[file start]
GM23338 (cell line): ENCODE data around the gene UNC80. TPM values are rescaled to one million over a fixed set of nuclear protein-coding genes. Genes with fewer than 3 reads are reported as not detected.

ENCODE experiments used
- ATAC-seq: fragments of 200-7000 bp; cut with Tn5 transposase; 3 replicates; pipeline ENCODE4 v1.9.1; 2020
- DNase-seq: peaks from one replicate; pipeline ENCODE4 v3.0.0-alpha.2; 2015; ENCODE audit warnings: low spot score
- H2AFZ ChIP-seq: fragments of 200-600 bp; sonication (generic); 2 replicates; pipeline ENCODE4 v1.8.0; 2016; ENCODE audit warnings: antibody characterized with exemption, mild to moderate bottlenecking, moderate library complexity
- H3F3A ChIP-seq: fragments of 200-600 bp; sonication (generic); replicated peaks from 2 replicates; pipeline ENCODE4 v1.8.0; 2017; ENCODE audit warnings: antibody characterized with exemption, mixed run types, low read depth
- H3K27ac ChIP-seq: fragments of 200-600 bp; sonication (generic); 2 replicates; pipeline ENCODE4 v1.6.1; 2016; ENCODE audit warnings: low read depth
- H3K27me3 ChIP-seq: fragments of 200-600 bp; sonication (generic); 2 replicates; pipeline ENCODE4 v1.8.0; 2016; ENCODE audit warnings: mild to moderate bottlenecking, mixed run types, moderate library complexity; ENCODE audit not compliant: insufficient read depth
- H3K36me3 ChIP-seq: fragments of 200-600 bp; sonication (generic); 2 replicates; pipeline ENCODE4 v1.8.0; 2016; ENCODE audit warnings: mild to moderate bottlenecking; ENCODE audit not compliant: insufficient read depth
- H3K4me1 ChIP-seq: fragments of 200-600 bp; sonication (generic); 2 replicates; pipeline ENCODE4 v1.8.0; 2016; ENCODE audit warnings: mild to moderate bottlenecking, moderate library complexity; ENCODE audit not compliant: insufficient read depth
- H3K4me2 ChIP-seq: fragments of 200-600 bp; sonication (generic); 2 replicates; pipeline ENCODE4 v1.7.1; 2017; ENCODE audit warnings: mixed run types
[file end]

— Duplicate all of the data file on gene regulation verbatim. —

GM23338 (cell line): ENCODE data around the gene UNC80. TPM values are rescaled to one million over a fixed set of nuclear protein-coding genes. Genes with fewer than 3 reads are reported as not detected.

ENCODE experiments used
- ATAC-seq: fragments of 200-7000 bp; cut with Tn5 transposase; 3 replicates; pipeline ENCODE4 v1.9.1; 2020
- DNase-seq: peaks from one replicate; pipeline ENCODE4 v3.0.0-alpha.2; 2015; ENCODE audit warnings: low spot score
- H2AFZ ChIP-seq: fragments of 200-600 bp; sonication (generic); 2 replicates; pipeline ENCODE4 v1.8.0; 2016; ENCODE audit warnings: antibody characterized with exemption, mild to moderate bottlenecking, moderate library complexity
- H3F3A ChIP-seq: fragments of 200-600 bp; sonication (generic); replicated peaks from 2 replicates; pipeline ENCODE4 v1.8.0; 2017; ENCODE audit warnings: antibody characterized with exemption, mixed run types, low read depth
- H3K27ac ChIP-seq: fragments of 200-600 bp; sonication (generic); 2 replicates; pipeline ENCODE4 v1.6.1; 2016; ENCODE audit warnings: low read depth
- H3K27me3 ChIP-seq: fragments of 200-600 bp; sonication (generic); 2 replicates; pipeline ENCODE4 v1.8.0; 2016; ENCODE audit warnings: mild to moderate bottlenecking, mixed run types, moderate library complexity; ENCODE audit not compliant: insufficient read depth
- H3K36me3 ChIP-seq: fragments of 200-600 bp; sonication (generic); 2 replicates; pipeline ENCODE4 v1.8.0; 2016; ENCODE audit warnings: mild to moderate bottlenecking; ENCODE audit not compliant: insufficient read depth
- H3K4me1 ChIP-seq: fragments of 200-600 bp; sonication (generic); 2 replicates; pipeline ENCODE4 v1.8.0; 2016; ENCODE audit warnings: mild to moderate bottlenecking, moderate library complexity; ENCODE audit not compliant: insufficient read depth
- H3K4me2 ChIP-seq: fragments of 200-600 bp; sonication (generic); 2 replicates; pipeline ENCODE4 v1.7.1; 2017; ENCODE audit warnings: mixed run types